Negotiating a Path Forward
The impact of the weeks-long joint strike by writers and actors is being carefully considered by studios, theatrical chains, and the licensing industry.
With no resolution in sight, some studios have moved to delay film releases. Sony Pictures Entertainment recently pushed Kraven the Hunter to August 30, 2024 and Ghostbusters Afterlife 2 to March 29, 2024 (from October 6 and December 25 of this year, respectively). This directly affects the rollout of consumer products programs and, if the strike continues, the ongoing disruption to entertainment will likely become a negotiating point in license renewals.
“As we are negotiating renewals for contracts, we are absolutely using [the strike] in maintaining that we think the business is going to go down a bit because there is no new content coming out,” a licensee executive said. “If you are in the middle of a contract there is nothing you can do. But if you are renewing one and studios want to raise the minimum guarantee, the number one concern is that there won’t be fresh material. That lack of fresh content hurts because retailers aren’t going to set floor merchandise if they have nothing to set against.”
For their part, theater owners are moving to make facilities available to non-film fare like gaming and sporting events and operators are focused on adding merchandise to cinemas. Cinemark sells film-related merchandise through the majority of its 514 theaters. AMC, which has 950 theaters globally, is developing private label gourmet candy for its theaters, including chocolates and gummies, AMC CEO Adam Aron said. And Cinemark launched the online Cinemark Shop in June, operated by Only in Theaters, which is dedicated to selling film-based merchandise.
“We’ve seen where we sell out of merchandise in our theaters, now we have the opportunity to continue to offer that to consumers online,” Cinemark CEO Sean Gamble said. “The online store also gives us more of a sustained venue. We have limited space in our theaters, but there is a wider array of things we can offer on a perpetual basis to drive incremental sales in that category.”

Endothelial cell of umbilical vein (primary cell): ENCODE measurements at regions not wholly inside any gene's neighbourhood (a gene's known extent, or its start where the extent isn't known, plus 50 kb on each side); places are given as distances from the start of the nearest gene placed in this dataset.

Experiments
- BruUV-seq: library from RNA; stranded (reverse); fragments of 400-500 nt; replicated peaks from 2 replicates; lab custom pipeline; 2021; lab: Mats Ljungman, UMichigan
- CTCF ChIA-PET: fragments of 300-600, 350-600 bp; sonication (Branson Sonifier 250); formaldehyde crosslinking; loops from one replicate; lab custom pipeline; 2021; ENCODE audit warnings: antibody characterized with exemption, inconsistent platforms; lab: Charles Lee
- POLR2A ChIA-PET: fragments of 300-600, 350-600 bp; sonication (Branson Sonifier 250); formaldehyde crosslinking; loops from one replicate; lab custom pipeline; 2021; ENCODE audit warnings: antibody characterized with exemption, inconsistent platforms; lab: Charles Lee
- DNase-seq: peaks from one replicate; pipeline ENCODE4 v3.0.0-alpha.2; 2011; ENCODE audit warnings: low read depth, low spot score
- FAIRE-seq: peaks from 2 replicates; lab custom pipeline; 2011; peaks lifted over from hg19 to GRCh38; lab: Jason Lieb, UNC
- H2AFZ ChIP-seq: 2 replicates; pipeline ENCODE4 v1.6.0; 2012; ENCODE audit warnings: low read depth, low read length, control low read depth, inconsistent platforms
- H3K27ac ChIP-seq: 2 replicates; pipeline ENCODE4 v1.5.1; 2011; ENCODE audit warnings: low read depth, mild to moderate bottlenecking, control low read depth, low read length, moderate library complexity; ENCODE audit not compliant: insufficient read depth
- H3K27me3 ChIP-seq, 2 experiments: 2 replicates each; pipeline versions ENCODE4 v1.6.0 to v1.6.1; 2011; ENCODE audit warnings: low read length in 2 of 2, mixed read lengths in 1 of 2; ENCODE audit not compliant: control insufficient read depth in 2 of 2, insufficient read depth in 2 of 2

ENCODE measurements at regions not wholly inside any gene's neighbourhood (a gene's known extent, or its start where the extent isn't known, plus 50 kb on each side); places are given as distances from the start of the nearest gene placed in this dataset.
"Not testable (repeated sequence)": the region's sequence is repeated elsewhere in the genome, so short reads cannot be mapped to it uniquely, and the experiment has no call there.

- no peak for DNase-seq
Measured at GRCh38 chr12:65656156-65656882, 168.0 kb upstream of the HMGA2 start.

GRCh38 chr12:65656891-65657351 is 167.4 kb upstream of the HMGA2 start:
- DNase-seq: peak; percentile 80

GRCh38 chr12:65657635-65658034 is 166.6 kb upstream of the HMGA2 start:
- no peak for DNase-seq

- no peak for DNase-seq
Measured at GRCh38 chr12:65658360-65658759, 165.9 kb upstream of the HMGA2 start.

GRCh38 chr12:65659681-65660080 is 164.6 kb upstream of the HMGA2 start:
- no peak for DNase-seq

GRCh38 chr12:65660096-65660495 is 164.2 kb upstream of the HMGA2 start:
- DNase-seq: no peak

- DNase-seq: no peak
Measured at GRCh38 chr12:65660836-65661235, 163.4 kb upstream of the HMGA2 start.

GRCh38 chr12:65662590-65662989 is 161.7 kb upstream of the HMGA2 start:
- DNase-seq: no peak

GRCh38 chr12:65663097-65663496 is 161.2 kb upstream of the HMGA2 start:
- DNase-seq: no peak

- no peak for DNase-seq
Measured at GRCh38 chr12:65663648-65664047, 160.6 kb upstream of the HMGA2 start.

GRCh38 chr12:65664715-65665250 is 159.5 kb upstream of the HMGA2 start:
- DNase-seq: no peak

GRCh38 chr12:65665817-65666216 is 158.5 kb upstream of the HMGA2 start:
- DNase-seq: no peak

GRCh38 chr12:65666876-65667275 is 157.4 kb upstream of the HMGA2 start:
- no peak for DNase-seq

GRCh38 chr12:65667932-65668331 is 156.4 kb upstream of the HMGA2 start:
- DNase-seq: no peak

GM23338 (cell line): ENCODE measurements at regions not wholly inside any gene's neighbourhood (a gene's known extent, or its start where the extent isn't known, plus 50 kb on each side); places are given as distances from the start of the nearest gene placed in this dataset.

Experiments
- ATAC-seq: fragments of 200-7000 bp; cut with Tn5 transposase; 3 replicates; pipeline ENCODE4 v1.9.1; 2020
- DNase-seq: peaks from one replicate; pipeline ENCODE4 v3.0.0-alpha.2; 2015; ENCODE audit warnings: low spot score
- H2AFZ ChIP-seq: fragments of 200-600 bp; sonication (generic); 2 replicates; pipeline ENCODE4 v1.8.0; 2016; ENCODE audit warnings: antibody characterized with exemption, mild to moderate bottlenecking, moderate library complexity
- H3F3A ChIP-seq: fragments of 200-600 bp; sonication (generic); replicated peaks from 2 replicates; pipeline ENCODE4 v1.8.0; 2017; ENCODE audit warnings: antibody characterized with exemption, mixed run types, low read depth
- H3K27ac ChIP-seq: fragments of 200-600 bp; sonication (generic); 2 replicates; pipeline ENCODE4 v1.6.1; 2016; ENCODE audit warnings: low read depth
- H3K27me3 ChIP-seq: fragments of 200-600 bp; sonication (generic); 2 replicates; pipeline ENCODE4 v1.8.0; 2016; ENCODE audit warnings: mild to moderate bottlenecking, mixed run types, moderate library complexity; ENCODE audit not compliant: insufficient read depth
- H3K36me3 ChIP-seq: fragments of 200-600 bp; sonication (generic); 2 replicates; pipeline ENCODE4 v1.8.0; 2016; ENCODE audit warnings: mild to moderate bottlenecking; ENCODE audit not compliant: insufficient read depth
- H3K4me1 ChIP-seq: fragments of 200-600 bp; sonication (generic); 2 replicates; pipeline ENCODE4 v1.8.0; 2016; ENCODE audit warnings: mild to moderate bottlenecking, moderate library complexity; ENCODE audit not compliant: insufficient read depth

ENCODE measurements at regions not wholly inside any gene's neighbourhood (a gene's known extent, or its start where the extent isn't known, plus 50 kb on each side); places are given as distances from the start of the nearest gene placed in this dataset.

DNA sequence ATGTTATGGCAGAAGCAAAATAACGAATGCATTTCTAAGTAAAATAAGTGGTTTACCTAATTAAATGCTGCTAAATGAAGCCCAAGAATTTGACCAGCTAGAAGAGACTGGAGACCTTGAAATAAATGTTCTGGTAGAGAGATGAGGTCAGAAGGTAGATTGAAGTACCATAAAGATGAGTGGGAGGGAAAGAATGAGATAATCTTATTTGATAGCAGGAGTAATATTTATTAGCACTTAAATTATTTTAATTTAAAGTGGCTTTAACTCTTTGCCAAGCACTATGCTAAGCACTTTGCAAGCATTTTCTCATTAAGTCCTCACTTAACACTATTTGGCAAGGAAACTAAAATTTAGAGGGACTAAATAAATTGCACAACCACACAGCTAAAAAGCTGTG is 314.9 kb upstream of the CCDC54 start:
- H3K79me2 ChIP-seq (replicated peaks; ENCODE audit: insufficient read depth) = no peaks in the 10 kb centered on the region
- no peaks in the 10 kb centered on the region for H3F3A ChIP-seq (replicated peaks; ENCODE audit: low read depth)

And it’s expected that studios will be able to dig into their extensive film libraries to fill the void but, as summer turns to fall, the need for new streaming and television content will become more acute (with films not far behind).
However, efforts to lessen the impact of the strike shouldn’t rely too heavily on studios’ back catalog of content, according to licensing executives. Because while franchises like Star Wars and Marvel can sustain a period without new offerings, an ongoing lack of content means you are maintaining the business rather than accelerating it.
And the business does seem to be improving. AMC on Tuesday reported sales of 66 million tickets in Q2, up 12.2% from a year earlier and the highest level since Q4 2019. Cinemark reported a 24% increase in admissions from a year ago. Overall U.S. box office revenue is up 20% from a year ago and moved to within 89% of pre-pandemic levels.
“If the strikes are prolonged and our ability to access the capital markets is constrained, then our… ability to continue to take the necessary actions to strengthen our balance sheet and to ensure a full and sustained recovery may be in jeopardy,” AMC CFO Sean Goodman said.
The studios do, however, have content that has already been completed. At Paramount, for example, high-profile projects that haven’t been released yet include Martin Scorsese’s Killers of the Flower Moon and John Krasinski’s IF, A Quiet Place Day One, CEO Bob Bakish said. Warner Bros. Discovery is forecasting business based on a return to production in early September, but concedes the strikes have “increased the uncertainty” in the film business, CFO Gunnar Wiedenfels said.
“From a content point of view, we are in pretty good shape,” Bakish said. “It all comes down to the duration [of the strike]. We are hopeful that contract negotiations can get done sooner rather than later and, in the near term, we are working to mitigate the impact on our consumers and constituents.”